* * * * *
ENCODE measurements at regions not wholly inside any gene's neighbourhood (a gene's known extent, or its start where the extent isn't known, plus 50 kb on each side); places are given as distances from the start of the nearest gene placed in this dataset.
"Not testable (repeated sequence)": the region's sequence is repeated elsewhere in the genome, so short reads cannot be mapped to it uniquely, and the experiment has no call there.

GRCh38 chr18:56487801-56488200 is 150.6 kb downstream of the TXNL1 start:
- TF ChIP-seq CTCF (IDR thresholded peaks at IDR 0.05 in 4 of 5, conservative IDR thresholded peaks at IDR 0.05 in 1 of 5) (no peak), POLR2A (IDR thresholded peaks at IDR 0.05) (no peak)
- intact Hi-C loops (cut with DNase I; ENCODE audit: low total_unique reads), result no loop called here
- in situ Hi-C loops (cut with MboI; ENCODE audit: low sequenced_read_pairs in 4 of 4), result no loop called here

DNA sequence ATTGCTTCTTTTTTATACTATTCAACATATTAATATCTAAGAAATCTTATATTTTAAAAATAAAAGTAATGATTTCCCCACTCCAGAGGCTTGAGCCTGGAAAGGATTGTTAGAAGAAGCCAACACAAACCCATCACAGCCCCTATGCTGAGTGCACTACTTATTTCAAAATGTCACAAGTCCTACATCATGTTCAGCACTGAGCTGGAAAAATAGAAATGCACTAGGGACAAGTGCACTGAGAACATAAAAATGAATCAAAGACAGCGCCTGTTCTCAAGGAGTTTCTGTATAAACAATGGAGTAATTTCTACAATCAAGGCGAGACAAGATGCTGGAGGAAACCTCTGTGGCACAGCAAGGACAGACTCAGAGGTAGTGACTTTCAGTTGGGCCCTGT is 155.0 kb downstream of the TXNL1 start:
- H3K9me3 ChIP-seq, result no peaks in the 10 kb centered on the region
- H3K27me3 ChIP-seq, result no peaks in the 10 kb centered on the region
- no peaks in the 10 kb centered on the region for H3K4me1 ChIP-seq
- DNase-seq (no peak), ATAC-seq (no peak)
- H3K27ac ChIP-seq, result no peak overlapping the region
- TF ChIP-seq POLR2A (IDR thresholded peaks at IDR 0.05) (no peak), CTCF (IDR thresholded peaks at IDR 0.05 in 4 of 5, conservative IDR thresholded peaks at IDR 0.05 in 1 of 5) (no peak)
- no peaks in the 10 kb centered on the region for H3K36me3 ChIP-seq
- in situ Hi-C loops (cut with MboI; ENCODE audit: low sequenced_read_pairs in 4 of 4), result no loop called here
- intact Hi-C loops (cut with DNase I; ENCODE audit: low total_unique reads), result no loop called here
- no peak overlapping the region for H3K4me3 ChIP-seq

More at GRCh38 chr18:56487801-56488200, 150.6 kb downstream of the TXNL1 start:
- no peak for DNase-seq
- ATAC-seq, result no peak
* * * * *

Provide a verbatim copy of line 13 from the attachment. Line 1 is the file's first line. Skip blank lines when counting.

- TF ChIP-seq POLR2A (IDR thresholded peaks at IDR 0.05) (no peak), CTCF (IDR thresholded peaks at IDR 0.05 in 4 of 5, conservative IDR thresholded peaks at IDR 0.05 in 1 of 5) (no peak)